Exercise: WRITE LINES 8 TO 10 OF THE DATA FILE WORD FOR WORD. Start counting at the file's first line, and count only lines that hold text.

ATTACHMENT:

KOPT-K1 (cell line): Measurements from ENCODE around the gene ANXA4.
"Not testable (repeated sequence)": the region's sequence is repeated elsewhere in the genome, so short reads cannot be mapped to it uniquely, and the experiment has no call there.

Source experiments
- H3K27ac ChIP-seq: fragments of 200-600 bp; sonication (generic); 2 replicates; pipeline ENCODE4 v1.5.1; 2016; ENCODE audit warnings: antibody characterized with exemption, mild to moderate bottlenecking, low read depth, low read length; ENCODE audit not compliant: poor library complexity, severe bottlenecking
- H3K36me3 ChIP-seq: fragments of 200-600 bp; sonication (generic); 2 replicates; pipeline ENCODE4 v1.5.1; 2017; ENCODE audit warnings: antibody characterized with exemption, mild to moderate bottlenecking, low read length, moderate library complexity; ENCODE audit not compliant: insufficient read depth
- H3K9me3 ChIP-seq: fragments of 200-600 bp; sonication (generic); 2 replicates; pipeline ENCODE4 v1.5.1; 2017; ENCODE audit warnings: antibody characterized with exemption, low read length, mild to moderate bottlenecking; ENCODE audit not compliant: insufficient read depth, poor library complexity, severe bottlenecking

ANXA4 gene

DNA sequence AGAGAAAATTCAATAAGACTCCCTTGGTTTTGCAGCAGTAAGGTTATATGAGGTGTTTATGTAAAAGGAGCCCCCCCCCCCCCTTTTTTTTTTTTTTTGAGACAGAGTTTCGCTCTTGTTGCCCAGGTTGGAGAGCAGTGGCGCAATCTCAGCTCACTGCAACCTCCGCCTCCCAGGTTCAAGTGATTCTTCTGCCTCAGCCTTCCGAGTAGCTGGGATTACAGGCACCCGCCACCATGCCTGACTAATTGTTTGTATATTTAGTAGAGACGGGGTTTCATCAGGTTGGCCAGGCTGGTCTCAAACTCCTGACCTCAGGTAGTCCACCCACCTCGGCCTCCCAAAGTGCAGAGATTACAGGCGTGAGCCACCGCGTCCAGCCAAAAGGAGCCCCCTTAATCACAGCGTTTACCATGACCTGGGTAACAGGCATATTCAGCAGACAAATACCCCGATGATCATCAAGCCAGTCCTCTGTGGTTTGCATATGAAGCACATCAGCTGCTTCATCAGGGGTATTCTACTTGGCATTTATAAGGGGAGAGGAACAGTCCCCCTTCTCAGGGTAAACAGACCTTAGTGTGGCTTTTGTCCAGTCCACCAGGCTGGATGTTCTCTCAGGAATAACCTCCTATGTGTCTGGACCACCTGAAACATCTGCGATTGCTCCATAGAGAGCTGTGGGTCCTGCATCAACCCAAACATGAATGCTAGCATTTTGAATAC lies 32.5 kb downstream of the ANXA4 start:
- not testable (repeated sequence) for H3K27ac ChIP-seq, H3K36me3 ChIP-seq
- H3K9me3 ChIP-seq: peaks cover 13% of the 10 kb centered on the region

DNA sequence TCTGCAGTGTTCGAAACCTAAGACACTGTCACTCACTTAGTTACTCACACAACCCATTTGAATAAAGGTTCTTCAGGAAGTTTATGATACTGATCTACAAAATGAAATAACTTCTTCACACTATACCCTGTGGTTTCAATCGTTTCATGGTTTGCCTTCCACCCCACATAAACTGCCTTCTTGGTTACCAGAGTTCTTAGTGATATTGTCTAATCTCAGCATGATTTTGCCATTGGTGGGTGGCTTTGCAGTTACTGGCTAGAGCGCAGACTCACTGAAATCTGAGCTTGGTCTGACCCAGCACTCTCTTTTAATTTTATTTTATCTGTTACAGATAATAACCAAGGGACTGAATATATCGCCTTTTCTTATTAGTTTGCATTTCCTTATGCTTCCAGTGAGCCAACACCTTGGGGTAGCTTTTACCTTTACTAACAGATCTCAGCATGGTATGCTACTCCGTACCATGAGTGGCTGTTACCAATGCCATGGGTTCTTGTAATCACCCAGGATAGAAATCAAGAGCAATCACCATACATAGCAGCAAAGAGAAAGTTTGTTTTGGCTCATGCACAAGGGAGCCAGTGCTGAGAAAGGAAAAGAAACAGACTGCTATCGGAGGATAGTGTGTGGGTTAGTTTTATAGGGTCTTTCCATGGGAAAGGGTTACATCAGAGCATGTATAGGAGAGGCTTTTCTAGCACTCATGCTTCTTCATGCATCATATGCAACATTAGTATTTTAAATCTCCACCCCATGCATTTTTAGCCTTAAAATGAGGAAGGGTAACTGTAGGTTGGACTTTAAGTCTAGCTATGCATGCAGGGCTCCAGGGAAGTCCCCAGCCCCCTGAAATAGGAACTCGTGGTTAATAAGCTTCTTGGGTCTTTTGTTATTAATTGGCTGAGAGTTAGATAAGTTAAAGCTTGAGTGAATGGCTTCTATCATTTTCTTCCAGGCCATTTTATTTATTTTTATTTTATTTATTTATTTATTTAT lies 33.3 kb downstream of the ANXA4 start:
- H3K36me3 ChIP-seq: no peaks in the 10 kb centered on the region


DNA sequence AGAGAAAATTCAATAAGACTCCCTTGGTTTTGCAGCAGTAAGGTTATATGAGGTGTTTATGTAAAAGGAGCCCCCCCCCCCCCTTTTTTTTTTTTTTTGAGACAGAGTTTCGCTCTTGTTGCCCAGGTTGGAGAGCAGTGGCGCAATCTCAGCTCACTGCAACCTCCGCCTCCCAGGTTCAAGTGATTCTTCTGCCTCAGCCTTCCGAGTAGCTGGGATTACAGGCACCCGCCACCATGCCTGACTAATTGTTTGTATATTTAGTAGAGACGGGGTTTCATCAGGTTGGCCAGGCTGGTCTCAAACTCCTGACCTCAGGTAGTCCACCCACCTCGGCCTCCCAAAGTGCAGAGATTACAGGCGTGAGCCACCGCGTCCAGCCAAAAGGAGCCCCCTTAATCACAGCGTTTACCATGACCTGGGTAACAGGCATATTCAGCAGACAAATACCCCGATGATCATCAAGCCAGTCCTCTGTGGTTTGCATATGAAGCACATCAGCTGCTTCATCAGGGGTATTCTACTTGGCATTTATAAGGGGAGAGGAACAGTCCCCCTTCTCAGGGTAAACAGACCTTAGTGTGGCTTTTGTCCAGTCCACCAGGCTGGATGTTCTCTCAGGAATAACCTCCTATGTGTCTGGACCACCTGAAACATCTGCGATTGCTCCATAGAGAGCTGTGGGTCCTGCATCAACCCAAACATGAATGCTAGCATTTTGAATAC lies 32.5 kb downstream of the ANXA4 start:
- not testable (repeated sequence) for H3K27ac ChIP-seq, H3K36me3 ChIP-seq
- H3K9me3 ChIP-seq: peaks cover 13% of the 10 kb centered on the region